To be or not to be virtual

In ‘Hamlet 360’, the play is the thing wherein to catch the concept of virtual reality drama.

 

How well can you present a serious theatrical performance with virtual reality (VR) tech?

That’s the challenge taken on by “Hamlet 360: Thy Father’s Spirit”, an hour-long condensation of the play created by Boston’s beloved Commonwealth Shakespeare Company and Google. “Hamlet 360” can be seen online but is best delivered to small groups of people, each with their own VR headset and swivel chair. We were lucky enough to see it in its short Boston run, presented by Commonwealth founding artistic director Steven Maler.

Given Commonwealth’s professional skills, it was no surprise that the play was beautifully acted and staged. We quickly adjusted to the VR setup. The headsets and earphones were comfortable and easily removed. The visual resolution and color quality were disappointing, like a 360-degree version of old broadcast TV. Some of us particularly liked being held within our own hermetically sealed VR environment, some of us not so much.  I wondered how the experience would strike people in their teens and twenties, who grew up with sophisticated computer games and primitive VR platforms such as Nintendo’s Wii.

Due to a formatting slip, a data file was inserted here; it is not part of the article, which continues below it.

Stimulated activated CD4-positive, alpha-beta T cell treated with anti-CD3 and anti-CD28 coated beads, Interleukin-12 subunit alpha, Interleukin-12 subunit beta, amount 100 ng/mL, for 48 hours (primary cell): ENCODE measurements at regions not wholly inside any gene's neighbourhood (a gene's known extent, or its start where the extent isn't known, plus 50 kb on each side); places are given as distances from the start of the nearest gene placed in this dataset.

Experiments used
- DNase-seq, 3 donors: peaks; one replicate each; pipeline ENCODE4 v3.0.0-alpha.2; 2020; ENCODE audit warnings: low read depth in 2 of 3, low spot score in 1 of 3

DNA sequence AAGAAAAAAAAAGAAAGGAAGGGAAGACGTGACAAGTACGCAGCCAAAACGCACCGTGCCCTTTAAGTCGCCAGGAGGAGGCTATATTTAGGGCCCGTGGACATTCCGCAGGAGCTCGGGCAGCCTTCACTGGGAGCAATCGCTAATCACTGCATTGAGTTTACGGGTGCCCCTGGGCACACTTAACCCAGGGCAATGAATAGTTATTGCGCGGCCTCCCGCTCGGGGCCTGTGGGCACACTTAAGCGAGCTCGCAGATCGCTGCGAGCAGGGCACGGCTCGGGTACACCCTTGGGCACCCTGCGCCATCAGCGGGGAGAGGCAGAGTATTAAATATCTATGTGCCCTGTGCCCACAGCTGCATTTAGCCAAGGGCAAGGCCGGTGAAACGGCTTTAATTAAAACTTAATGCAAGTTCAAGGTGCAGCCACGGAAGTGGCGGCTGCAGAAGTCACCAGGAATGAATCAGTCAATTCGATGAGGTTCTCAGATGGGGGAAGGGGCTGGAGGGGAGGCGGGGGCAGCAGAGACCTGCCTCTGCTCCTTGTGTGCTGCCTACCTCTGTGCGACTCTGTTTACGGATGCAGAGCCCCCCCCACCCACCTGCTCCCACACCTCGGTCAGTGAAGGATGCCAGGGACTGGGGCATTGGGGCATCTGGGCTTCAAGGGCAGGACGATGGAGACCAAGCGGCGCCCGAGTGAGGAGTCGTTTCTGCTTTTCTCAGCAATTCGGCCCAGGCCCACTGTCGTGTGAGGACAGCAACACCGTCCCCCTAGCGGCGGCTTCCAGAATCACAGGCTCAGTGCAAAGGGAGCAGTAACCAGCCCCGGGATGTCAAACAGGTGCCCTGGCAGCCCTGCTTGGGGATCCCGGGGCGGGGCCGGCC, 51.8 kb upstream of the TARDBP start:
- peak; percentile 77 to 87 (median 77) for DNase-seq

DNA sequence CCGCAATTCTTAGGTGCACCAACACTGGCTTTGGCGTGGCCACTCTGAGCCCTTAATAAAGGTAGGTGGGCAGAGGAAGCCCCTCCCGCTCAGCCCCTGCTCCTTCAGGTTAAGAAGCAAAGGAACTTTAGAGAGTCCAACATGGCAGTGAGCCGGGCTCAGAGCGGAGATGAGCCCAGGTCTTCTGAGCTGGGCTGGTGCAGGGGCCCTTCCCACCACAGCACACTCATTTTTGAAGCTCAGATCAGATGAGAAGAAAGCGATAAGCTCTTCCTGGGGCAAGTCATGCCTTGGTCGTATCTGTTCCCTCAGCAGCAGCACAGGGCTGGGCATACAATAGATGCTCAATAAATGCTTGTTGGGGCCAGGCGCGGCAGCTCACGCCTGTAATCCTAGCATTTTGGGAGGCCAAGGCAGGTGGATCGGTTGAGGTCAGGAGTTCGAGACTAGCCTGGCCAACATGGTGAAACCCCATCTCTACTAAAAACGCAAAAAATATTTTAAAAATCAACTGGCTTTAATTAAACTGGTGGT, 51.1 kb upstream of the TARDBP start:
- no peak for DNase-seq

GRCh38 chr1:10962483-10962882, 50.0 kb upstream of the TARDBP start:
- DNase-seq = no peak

We were soon turning in our chairs to follow the action, which might be anywhere around us since we were in the middle of each scene. (Yes, the inverse of theater-in-the round.)  Since that viewpoint is fixed during the scene, the director and performers may need to fundamentally reconsider their stage directions. But the action scenes were convincing, especially the fatal duel between Hamlet and Laertes. And there’s a twist at the end of the play that has nothing to do with tech and that I found moving.